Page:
ECB Holds Rates Steady as Financial Crisis Buffets Europe | Business | Economy and finance news from a German perspective | DW | 02.10.2008

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ECB Holds Rates Steady as Financial Crisis Buffets Europe

The European Central Bank left its key interest rate unchanged at 4.25 percent as its president delivered a bleak assessment that EU growth was weakening amid high inflation and fears of a widening financial crisis.

Play money is thrown in a demonstration by anti-capitalists in Berlin

The financial crisis has pushed the euro to a 13-month low against the dollar

European Central Bank President Jean Claude Trichet said the bank's governing council decided unanimously to leave its refinancing rate at 4.25 percent but first weighed up their choices.

"With the weakening of demand, upside risks to price stability have diminished somewhat, but they have not disappeared," Trichet said on Thursday, Oct 2, in a monthly news conference.

ECB chief Jean Cluade Trichet

Trichet delivered a somber message

Euro zone inflation has also fallen to 3.6 percent, though it remains well above the ECB's target of just below 2 percent.

Trichet said ECB policymakers recognised "the extraordinary high level of uncertainty stemming from latest developments" on turbulent financial markets and the credit crunch. "Economic activity in the euro area is weakening with contracting domestic demand and tighter financing conditions," he said.

European stocks tumble

The financial crisis has brought the world to an extraordinary level of uncertainty and governments must respond with equally unprecedented measures, Trichet said Thursday.

"Nothing in the past resembles what we are currently seeing," he told France 24 news channel. "We are witnessing events that we have not been seen since World War II."

European stocks fell Thursday amid news of bleak US economic data and jitters as the US House of Representatives votes on a massive $700 billion bailout.

A trader at the Frankfurt stock exchange

Market turmoil has caused much anguish at stock exchanges in Europe

Around Europe, Germany's DAX index was down 2.5 percent, UK's FTSE 100 index fell 1.8 percent and France's CAC 40 dropped 2.3 percent.

Asian markets too took a new hammering amid uncertainty about the next stage of the US package.

The Bank of Japan injected another 1.6 trillion yen ($15 billion, 10.7 billion euros) into the financial system -- its 12th straight daily injection.

Eurogroup chief Jean-Claude Juncker called European officials to "put in place a more systematic defense strategy" to protect the 27-nation European Union (EU) from banking failures, rather than be satisfied "with case by case reactions."

He said the subject would be discussed Saturday in Paris during a meeting of representatives from Britain, France, Germany and Italy along with European Commission president Jose Manuel Barroso, Juncker himself, and Trichet.

Germany, France joust over alleged French bailout plan

Meanwhile, amid calls by the EU Commission on Wednesday for stronger pan-European cooperation to tackle a raging credit crisis that has lashed banks on the continent, France and Germany were at loggerheads over the idea of a US-style bail out for Europe.

French Finance Minister Christine Lagarde told German business daily Handelsblatt that a "European safety net" could be needed to prevent a bank in a smaller EU country from going bankrupt.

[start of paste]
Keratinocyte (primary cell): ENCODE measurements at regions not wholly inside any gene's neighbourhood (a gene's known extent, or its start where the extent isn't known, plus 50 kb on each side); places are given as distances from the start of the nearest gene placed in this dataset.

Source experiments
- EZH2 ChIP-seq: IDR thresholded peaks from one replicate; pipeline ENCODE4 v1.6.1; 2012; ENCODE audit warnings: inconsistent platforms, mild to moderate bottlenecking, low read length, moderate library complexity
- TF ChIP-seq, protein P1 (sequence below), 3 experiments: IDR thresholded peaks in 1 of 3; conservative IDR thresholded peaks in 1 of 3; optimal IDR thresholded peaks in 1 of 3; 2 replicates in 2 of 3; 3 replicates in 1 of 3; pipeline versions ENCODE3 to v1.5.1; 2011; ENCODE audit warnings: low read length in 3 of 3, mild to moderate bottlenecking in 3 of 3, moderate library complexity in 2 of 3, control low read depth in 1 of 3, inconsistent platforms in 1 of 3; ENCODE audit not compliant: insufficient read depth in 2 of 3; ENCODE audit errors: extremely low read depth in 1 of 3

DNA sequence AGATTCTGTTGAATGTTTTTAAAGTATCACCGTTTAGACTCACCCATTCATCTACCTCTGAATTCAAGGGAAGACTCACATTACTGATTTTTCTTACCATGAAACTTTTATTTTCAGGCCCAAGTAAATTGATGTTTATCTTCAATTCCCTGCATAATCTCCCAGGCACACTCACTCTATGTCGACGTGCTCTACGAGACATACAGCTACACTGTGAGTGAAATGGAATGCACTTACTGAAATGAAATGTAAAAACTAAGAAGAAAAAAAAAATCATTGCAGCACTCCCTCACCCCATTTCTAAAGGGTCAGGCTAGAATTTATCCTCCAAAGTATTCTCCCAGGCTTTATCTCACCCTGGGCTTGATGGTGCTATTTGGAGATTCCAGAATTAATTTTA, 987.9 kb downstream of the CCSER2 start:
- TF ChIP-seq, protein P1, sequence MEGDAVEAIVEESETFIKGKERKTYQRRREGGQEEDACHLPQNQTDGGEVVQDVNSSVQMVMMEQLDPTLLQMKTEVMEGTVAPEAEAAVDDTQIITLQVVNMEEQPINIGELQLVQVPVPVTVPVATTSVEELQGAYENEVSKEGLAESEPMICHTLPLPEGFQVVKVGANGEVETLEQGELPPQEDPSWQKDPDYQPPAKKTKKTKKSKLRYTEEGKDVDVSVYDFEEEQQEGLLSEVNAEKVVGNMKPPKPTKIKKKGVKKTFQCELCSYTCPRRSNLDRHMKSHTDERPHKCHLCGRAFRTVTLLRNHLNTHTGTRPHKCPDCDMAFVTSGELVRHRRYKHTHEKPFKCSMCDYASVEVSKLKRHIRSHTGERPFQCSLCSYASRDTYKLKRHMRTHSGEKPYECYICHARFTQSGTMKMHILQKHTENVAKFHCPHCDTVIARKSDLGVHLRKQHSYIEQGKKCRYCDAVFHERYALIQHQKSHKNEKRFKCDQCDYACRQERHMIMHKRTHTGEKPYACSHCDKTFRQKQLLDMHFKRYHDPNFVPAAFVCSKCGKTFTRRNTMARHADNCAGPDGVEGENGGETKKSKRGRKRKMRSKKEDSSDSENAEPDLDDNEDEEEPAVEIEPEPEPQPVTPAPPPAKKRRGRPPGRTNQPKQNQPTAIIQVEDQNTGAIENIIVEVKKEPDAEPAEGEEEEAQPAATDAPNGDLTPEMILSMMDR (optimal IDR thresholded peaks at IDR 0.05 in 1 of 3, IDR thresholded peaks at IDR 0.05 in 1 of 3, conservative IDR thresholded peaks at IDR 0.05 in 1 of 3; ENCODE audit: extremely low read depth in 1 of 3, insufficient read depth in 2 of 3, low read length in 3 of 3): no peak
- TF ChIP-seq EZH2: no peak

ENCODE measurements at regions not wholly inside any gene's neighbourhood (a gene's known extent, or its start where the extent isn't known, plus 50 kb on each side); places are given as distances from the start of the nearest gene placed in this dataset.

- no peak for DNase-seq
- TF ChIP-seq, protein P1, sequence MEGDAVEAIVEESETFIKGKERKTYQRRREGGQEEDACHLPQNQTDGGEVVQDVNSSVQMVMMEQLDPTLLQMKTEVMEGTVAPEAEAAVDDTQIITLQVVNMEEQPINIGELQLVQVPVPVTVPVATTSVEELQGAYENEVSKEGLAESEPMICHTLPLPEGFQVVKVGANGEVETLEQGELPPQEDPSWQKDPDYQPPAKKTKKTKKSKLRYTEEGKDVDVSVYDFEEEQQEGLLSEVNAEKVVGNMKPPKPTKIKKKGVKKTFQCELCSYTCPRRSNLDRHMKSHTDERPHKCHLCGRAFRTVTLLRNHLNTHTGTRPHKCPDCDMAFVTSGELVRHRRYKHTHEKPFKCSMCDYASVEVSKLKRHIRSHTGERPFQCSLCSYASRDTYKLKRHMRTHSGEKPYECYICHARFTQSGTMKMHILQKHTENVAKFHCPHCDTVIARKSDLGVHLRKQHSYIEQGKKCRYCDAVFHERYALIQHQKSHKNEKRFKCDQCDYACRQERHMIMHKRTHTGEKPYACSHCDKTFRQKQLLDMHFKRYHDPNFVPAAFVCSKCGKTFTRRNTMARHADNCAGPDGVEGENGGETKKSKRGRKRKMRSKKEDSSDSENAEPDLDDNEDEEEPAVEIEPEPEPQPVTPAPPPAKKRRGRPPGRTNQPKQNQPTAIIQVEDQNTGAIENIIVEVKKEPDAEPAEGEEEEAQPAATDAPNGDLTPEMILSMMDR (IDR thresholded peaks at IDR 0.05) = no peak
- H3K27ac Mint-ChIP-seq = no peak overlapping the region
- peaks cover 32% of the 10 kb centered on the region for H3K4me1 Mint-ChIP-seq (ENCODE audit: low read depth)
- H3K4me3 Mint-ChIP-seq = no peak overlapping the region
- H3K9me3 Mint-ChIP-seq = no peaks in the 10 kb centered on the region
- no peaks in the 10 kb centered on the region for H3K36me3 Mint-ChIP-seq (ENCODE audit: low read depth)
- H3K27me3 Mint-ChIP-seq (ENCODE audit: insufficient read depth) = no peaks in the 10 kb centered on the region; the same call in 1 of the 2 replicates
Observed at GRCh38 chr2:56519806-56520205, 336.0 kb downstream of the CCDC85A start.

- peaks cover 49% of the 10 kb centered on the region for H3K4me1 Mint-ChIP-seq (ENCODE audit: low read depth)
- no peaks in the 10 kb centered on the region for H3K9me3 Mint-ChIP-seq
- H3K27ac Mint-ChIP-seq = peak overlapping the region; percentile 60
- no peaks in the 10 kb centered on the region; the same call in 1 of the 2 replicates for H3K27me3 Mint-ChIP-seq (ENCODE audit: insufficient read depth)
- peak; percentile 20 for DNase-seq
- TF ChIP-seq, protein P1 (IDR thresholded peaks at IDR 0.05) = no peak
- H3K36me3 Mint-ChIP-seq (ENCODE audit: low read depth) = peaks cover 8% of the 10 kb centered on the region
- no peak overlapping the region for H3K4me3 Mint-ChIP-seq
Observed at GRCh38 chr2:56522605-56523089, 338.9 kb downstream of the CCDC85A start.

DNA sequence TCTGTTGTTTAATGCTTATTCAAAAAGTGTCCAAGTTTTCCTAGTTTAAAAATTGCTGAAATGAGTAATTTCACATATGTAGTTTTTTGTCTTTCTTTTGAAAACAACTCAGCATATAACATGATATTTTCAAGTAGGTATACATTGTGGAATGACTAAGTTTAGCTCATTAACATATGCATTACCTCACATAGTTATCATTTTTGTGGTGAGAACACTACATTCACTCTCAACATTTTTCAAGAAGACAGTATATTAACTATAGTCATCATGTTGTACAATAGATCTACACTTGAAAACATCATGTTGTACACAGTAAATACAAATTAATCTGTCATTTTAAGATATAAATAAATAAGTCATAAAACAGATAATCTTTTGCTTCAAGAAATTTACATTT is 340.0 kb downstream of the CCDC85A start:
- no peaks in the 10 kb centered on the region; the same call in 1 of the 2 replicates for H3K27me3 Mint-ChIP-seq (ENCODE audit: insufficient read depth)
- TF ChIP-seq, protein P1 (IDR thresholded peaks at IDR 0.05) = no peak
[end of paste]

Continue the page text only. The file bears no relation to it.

"What happens if a smaller EU state is hit by looming bank collapse? Maybe this country does not have the means to save the bank. Therefore the question of a European safety net solution comes up," Lagarde told the paper.

The comments came ahead of a proposed meeting on the financial crisis by the leaders of Europe's four biggest economies in Paris on the weekend. France currently heads the EU's rotating presidency.

News reports quoted a European official, who did not wish to be named, saying that Paris had floated the idea of a 300 billion euro ($440 billion) rescue fund but Lagarde denied the statement from the source in Berlin that her government wanted the huge rescue package. "There is no such a thing," Lagarde told BBC television after being asked about the reported proposal.

German Chancellor Angela Merkel

Merkel has ruled out issuing "blank checks" to banks

Whether there is or was ever a French bail-out plan, Germany was quick to reject the idea regardless.

"Germany does not think much of such a plan," German finance ministry spokesman Torsten Albig told AFP.

Earlier, Chancellor Angela Merkel said Germany "cannot and will not issue a blank check for all banks, regardless of whether they behave in a responsible manner or not."

Barroso calls for more "credibility" in EU efforts

EU Commission President Jose Manuel Barroso said Wednesday Europe needs to "inject credibility" into its efforts to tackle the current financial crisis, as a major US banking bailout hangs in the balance.

EU Commission President Jose Manuel Barroso

Barroso says Europe needs more coordinated regulatory measures to tackle the crisis

"We are asking and urging member states for closer cooperation. It is critically important for confidence in the markets," Barroso said.

Barroso said the existing system of regulation, based largely on national governments and regulators, could cope with the current crisis, but the European Union needed to go further in coordinated action to restore full confidence.

"We need a further strengthening of the supervision structures at European level," he told a news conference on Wednesday.

Rebuffing French calls for EU limits on state aid to be suspended or revised in the light of the crisis, Barroso said upholding the competition rules was vital, but the Commission would apply them flexibly.

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